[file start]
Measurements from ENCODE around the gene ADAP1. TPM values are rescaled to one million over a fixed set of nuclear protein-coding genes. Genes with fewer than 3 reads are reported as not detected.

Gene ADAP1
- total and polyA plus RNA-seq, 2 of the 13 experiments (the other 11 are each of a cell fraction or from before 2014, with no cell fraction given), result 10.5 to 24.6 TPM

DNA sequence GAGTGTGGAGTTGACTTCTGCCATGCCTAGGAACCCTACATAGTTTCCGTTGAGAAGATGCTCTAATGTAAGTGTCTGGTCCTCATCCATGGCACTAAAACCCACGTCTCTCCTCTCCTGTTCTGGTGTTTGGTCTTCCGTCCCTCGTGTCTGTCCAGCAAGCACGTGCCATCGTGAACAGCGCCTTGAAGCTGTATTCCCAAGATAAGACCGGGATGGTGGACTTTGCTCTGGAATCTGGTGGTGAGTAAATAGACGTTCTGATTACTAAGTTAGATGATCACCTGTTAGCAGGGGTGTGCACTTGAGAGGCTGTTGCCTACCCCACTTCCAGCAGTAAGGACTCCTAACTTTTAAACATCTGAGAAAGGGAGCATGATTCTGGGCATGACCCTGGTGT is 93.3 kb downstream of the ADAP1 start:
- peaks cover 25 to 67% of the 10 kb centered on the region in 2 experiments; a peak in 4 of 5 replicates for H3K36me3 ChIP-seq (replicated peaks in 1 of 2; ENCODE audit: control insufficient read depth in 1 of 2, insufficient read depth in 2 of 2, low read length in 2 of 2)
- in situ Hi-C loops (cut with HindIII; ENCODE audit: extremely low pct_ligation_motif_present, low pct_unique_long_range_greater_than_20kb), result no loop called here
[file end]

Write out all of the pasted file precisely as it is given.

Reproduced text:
Measurements from ENCODE around the gene ADAP1. TPM values are rescaled to one million over a fixed set of nuclear protein-coding genes. Genes with fewer than 3 reads are reported as not detected.

Gene ADAP1
- total and polyA plus RNA-seq, 2 of the 13 experiments (the other 11 are each of a cell fraction or from before 2014, with no cell fraction given), result 10.5 to 24.6 TPM

DNA sequence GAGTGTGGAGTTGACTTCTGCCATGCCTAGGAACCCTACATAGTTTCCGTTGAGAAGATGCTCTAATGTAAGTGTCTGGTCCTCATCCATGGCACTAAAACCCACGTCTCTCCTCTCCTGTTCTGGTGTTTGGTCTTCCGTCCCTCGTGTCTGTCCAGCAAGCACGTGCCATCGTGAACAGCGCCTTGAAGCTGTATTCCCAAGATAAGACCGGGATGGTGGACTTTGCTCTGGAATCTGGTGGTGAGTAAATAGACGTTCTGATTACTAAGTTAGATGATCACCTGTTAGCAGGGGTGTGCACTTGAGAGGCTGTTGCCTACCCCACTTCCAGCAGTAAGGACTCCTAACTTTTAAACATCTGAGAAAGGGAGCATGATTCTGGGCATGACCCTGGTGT is 93.3 kb downstream of the ADAP1 start:
- peaks cover 25 to 67% of the 10 kb centered on the region in 2 experiments; a peak in 4 of 5 replicates for H3K36me3 ChIP-seq (replicated peaks in 1 of 2; ENCODE audit: control insufficient read depth in 1 of 2, insufficient read depth in 2 of 2, low read length in 2 of 2)
- in situ Hi-C loops (cut with HindIII; ENCODE audit: extremely low pct_ligation_motif_present, low pct_unique_long_range_greater_than_20kb), result no loop called here